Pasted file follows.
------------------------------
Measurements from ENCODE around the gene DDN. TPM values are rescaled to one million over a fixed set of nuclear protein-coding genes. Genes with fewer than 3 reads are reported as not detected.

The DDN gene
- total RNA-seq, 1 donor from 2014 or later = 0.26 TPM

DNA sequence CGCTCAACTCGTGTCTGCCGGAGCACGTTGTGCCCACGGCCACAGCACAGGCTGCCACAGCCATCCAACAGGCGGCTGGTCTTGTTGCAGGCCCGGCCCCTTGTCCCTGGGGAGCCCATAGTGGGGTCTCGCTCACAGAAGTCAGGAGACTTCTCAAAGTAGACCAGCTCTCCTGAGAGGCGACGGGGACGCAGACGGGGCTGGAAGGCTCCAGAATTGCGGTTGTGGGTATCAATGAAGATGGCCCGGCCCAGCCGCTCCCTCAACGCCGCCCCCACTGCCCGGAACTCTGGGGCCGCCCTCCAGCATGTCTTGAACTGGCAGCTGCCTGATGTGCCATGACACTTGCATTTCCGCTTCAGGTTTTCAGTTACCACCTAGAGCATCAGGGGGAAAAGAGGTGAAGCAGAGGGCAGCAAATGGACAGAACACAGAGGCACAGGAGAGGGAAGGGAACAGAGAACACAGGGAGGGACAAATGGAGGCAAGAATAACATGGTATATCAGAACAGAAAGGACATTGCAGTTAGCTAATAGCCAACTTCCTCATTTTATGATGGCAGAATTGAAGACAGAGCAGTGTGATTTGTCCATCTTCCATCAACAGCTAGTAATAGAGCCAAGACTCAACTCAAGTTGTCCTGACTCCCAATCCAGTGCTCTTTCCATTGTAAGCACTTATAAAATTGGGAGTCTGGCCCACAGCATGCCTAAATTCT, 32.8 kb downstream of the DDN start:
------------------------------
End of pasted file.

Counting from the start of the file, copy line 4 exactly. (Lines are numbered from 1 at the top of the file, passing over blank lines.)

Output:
DNA sequence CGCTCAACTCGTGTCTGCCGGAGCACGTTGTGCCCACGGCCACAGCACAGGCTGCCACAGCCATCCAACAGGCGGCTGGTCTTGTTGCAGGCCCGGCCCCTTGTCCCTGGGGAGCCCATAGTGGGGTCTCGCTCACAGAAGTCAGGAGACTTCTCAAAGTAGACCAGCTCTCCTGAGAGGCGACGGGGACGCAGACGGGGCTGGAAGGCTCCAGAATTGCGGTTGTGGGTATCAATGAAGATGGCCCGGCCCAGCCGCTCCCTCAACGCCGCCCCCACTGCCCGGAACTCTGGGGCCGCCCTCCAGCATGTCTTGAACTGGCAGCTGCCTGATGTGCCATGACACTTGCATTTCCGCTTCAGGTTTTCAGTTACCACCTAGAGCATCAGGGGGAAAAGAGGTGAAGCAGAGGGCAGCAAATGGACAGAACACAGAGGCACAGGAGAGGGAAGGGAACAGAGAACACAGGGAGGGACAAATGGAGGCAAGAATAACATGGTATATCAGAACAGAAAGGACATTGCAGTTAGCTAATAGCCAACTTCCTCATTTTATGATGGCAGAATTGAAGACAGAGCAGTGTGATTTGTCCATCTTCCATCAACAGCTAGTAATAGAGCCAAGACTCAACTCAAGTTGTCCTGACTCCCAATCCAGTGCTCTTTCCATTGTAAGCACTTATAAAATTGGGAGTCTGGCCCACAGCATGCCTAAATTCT, 32.8 kb downstream of the DDN start: